Lesson 131:
Arturo Alfonso Schomburg

An ongoing illustrative history study
This piece originally posted 7/9/2023

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Arturo Alfonso Schomburg. Watercolour with some pen & ink, 2.5 in. x 3.5 in.

"The American Negro must remake his past in order to make his future."

This summer, let us browse the stacks of the remarkable life and career of archivist, collector, and curator Arturo Alfonso Schomburg (the "Father Of Black History"), without whom there almost certainly would not have been a Harlem Renaissance. Born in 1874 Puerto Rico to a black mother (from the Virgin Islands) and a Puerto Rican father of German ancestry (hence his distinctive surname), Schomburg recounted a childhood tale of a bigoted grade school teacher in San Juan, who asserted that black people had "no history, art or culture." He moved to New York City in his teens but he never forgot this racist sentiment, and he remained fiercely connected to his Puerto Rican heritage. Activism called to Arturo early; in 1892 he was deeply involved with Las Dos Antillas, an advocacy group that pushed for Puerto Rican independence from Spain --a mission which of course sputtered to a disillusioning end after Spain ceded Puerto Rico to the United States.

Schomburg pivoted to academic life and embarked on a study of the African Dispora. In 1911 he co-founded the Negro Society for Historical Research, a long-term reclamation project in which materials on Africa and its Diaspora were collected. Schomburg would devote the next 20 years of his life to this project --travelling throughout the United States, Europe, and Latin America to rare book stores, antique dealers, and even used furniture stores (one from which he apocryphally claimed to have recovered a handwritten essay by Frederick Douglass). Over time he and his team of African, Caribbean, and African American scholars would amass a collection of over 10,000 books, manuscripts, artwork, photographs, newspapers, periodicals, pamphlets, and even sheet music. One of his proudest finds was a long-forgotten series of poems by Phillis Wheatley.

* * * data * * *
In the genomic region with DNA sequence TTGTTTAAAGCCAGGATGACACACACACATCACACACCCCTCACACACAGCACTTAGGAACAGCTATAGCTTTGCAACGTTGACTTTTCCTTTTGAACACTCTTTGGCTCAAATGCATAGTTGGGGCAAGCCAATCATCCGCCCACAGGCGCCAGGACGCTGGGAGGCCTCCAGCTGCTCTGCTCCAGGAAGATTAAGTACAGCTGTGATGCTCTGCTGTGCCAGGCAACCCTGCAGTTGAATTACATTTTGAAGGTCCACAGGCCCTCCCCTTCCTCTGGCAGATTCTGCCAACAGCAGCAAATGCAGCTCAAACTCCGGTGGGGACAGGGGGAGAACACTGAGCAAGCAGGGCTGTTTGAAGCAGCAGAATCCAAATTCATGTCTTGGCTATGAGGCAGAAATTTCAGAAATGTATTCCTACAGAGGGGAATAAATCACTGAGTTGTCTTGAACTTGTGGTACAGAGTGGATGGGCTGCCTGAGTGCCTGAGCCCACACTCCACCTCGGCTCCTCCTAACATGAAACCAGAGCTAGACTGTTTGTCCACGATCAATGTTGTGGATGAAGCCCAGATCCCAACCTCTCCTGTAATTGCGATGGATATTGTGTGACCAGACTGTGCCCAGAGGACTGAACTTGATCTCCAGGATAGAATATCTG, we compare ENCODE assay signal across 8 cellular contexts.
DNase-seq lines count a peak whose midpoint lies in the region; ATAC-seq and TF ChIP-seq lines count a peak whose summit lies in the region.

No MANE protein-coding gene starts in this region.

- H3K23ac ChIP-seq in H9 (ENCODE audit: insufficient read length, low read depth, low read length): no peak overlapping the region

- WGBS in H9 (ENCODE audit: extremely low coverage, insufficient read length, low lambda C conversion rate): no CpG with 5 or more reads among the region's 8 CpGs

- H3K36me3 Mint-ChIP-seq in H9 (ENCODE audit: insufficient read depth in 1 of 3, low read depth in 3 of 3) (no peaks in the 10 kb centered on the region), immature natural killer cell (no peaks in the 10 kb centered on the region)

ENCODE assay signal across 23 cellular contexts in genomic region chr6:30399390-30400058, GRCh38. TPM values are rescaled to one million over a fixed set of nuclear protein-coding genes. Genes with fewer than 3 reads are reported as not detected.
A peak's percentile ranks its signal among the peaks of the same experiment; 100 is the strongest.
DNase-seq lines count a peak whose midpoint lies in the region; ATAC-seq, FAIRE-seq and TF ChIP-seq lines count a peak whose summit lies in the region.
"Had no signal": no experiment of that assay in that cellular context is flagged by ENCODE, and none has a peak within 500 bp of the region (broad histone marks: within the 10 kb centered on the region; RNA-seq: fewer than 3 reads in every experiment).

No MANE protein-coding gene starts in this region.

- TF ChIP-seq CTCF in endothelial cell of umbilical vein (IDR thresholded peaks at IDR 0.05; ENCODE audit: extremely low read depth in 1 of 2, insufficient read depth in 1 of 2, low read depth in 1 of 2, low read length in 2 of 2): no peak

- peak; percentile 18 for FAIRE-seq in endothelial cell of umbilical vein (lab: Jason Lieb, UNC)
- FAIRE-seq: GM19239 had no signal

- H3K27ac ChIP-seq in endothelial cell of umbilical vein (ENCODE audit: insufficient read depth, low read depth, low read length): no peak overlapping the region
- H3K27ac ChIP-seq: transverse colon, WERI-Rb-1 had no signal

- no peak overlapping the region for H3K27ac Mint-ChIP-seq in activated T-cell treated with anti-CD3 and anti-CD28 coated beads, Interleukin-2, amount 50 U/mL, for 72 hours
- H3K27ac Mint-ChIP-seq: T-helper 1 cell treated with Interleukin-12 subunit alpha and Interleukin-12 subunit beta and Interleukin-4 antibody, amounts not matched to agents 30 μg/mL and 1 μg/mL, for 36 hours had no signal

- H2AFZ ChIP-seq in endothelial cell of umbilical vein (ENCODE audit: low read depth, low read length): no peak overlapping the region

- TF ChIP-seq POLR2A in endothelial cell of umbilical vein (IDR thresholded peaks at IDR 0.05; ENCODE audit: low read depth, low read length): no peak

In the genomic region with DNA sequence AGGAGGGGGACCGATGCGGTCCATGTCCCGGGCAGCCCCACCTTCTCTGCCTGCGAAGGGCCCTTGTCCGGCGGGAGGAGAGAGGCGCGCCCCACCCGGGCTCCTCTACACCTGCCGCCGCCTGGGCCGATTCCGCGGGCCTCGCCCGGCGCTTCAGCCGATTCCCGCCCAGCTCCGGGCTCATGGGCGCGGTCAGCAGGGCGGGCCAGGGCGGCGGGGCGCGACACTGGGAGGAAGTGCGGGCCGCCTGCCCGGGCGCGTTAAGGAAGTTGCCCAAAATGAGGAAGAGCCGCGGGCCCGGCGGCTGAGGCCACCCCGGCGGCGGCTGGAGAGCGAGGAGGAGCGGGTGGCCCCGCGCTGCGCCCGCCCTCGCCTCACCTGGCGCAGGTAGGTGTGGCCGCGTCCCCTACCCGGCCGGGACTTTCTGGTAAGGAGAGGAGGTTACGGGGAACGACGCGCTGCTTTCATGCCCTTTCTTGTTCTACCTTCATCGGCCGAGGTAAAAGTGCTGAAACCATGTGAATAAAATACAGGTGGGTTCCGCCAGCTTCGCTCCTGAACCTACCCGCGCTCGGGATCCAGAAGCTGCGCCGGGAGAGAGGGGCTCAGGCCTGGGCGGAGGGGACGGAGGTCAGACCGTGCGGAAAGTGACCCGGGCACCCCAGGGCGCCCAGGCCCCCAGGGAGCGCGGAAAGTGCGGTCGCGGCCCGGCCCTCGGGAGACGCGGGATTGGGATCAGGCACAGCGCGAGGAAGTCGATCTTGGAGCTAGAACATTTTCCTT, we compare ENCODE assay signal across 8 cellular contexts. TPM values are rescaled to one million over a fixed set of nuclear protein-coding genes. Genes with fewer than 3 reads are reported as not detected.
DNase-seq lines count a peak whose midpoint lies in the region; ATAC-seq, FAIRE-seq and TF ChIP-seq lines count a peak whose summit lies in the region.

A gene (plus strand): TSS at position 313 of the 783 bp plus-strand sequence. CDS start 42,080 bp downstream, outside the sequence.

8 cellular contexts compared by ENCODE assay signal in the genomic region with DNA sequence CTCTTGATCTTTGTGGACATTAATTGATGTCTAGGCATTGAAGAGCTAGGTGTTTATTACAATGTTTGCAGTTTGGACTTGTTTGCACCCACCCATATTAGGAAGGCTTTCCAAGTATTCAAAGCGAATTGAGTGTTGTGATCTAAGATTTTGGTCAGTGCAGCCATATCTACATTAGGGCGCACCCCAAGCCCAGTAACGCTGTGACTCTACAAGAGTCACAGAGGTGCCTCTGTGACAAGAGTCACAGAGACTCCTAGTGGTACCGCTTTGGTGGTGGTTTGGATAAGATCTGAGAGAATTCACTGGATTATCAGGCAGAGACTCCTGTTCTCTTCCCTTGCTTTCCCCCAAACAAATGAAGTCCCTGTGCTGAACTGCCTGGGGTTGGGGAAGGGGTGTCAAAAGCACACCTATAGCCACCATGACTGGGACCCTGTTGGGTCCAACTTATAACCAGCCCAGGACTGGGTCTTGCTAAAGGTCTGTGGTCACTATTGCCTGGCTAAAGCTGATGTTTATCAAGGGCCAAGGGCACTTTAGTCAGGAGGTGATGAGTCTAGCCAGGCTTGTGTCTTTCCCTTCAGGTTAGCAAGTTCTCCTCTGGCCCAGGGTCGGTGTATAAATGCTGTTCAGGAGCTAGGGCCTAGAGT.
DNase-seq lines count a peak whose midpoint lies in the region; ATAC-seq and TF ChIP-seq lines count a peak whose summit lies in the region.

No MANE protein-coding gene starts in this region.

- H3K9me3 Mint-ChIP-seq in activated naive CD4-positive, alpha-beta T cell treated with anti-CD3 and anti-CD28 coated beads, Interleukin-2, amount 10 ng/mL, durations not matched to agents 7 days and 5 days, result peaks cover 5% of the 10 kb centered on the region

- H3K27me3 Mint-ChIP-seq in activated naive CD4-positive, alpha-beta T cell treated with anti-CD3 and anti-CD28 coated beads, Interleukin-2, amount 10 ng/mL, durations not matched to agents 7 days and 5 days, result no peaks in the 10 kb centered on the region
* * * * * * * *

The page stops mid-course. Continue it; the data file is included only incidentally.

Of course as any curator will tell you, acquiring unique pieces is nothing without a means to share the knowledge and the history that comes with them --by 1930 (the year of his eventual retirement), Schomberg would have lent numerous items to schools, libraries, and conferences and organized exhibitions. In the midst of all this he wrote articles for a wide range of publications, to include Marcus Garvey's Negro World; the NAACP's The Crisis (edited by W. E. B. Du Bois), and A. Philip Randolph and Chandler Owen's The Messenger; as well as essays for the National Urban League and The Amsterdam News (Harlem's newspaper).

Significantly in 1926 the Carnegie Corporation bought Schomburg's collection for $10,000 (about $125,000 in today's currency), on behalf of The New York Public Library. The collection was added to the Division of Negro Literature, History and Prints of the Harlem Branch on 135th Street, of which Schomburg would later be appointed curator (following a stint as curator of the Negro Collection at Fisk University). The Division became the "go-to" centerpiece of many a Black artist, writer, and scholar; to include Arna Wendell Bontemps and Zora Neale Huston. After his death in 1938, the Division was renamed the Schomburg Collection of Negro Literature, History and Prints. Schomberg's protégé, an up-and-coming author and poet named Langston Hughes, assumed responsibility for the collection.

Today the collection is known as the Schomburg Center for Research in Black Culture (still under the auspices of The New York Public Library) --now topping out at more than 11 million indexed items, and considered to be one of the world's foremost research centers on Africa and the African Diaspora.

Next page - Lesson 132: Isaac Woodard

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